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Course by: Mark A. Davenport. E-mail the author

# The DTFT as an “Eigenbasis”

Module by: Mark A. Davenport. E-mail the author

## The DTFT as an “Eigenbasis”

We saw Parseval/Plancherel in the context of orthonormal basis expansions. This begs the question, do FF and F-1F-1 just take signals and compute their representation in another basis?

Let's look at F-1:L2[-π,π]2(Z)F-1:L2[-π,π]2(Z) first:

F - 1 ( X ( e j w ) ) = 1 2 π - π π X ( e j ω ) e j ω n d ω . F - 1 ( X ( e j w ) ) = 1 2 π - π π X ( e j ω ) e j ω n d ω .
(1)

Recall that X(ejω)X(ejω) is really just a function of ωω, so if we replace ωω with tt, we get

F - 1 ( X ( t ) ) = 1 2 π - π π X ( t ) e j t n d t . F - 1 ( X ( t ) ) = 1 2 π - π π X ( t ) e j t n d t .
(2)

Does this seem familiar? If X(t)X(t) is a periodic function defined on [-π,π][-π,π], then F-1(X(t))F-1(X(t)) is just computing (up to a reversal of the indicies) the continuous-time Fourier series of X(t)X(t)!

We said before that the Fourier series is a representation in an orthobasis, the sequence of coefficients that we get are just the weights of the different basis elements. Thus we have x[n]=FF-1(X(t))x[n]=FF-1(X(t)) and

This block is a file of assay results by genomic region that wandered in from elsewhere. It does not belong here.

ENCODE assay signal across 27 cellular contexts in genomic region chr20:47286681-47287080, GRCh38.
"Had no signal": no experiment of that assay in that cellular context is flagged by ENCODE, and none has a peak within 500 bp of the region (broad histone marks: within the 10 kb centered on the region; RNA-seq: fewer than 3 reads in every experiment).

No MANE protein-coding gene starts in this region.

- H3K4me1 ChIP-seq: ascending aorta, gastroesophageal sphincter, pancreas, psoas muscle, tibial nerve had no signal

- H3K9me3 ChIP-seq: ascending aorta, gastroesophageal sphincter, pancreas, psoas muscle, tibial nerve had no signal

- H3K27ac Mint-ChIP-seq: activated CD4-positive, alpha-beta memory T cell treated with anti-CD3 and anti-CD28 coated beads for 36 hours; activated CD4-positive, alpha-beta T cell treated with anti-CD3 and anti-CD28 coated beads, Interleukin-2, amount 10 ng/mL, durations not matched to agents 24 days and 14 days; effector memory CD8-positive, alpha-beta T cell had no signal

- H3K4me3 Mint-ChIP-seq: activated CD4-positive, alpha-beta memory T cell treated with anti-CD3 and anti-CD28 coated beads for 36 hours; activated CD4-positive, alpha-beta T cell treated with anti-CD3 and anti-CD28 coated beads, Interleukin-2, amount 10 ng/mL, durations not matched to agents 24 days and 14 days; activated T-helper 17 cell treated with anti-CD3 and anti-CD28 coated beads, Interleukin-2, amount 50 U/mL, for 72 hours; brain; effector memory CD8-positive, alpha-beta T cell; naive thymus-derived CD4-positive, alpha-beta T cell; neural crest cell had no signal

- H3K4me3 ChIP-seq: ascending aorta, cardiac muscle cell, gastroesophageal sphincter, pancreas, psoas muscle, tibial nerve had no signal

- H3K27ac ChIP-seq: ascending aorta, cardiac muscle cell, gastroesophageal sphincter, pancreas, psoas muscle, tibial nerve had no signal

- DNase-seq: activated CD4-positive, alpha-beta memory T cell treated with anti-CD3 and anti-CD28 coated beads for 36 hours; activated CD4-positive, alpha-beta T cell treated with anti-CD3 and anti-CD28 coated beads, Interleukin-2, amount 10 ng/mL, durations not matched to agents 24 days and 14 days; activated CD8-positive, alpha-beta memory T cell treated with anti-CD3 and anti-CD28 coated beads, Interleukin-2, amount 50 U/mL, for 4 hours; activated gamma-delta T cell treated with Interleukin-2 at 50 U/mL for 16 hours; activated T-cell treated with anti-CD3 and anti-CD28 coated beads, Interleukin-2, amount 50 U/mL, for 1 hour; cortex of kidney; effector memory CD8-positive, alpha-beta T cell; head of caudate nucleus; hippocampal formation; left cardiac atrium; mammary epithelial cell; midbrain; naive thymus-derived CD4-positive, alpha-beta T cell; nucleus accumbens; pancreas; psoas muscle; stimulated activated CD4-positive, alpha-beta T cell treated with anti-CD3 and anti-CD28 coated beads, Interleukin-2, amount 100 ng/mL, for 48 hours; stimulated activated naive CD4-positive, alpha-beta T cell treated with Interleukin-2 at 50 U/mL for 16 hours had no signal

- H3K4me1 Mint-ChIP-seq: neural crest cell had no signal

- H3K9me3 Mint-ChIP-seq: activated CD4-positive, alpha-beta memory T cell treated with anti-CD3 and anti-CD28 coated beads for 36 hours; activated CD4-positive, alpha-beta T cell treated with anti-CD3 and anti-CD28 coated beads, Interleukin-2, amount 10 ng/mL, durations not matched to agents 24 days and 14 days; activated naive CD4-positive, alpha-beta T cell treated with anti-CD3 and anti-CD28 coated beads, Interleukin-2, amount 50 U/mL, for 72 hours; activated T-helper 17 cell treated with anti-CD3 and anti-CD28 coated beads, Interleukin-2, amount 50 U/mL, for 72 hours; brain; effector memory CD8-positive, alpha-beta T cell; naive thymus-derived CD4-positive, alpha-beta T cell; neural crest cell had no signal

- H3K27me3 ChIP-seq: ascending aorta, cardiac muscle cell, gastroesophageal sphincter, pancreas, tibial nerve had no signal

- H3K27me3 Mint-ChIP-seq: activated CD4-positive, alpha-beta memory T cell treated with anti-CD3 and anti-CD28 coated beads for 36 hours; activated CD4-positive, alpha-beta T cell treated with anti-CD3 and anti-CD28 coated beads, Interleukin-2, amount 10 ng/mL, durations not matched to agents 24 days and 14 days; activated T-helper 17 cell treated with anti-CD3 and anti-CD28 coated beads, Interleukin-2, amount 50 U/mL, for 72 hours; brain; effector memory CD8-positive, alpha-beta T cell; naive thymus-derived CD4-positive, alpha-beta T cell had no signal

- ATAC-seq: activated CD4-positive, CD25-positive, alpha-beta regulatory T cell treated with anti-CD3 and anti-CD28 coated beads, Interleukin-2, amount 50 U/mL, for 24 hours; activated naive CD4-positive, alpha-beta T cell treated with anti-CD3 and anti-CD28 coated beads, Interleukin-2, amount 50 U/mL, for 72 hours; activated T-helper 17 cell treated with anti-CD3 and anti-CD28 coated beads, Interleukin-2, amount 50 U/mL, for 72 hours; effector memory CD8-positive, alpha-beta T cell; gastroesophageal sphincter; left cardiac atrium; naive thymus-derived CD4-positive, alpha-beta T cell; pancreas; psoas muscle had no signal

X ( t ) = n = - x [ n ] e - j t n 2 π . X ( t ) = n = - x [ n ] e - j t n 2 π .
(3)

What about FF? In this case we are taking an x2(Z)x2(Z) and mapping it to an XL2[-π,π]XL2[-π,π]. XX represents an infinite set of numbers, and when we weight the functions ejωnejωn by X(ω)X(ω) and sum them all up, we get back the original signal

x [ n ] = - π π X ( ω ) e j ω n 2 π d ω . x [ n ] = - π π X ( ω ) e j ω n 2 π d ω .
(4)

Unfortunately, ejωn2π=ejωn2π= (11) so technically, we can't really think of this as a change of basis.

However, as a unitary transformation, FF has everything we would ever want in a basis and more: We can represent any x2(Z)x2(Z) using {ejωn}ω[-π,π]{ejωn}ω[-π,π], and since it is unitary, we have Parseval and Plancherel Theorems as well. On top of that, we already showed that the set of vectors {ejωn}ω[-π,π]{ejωn}ω[-π,π] are eigenvectors of LSI systems – if this really were a basis, it would be called an eigenbasis.

Eigenbases are useful because once we represent a signal using an eigenbasis, to compute the output of a system we just need to know what it does to its eigenvectors (i.e., its eigenvalues). For an LSI system, H(ejω)H(ejω) represents a set of eigenvalues that provide a complete characterization of the system.

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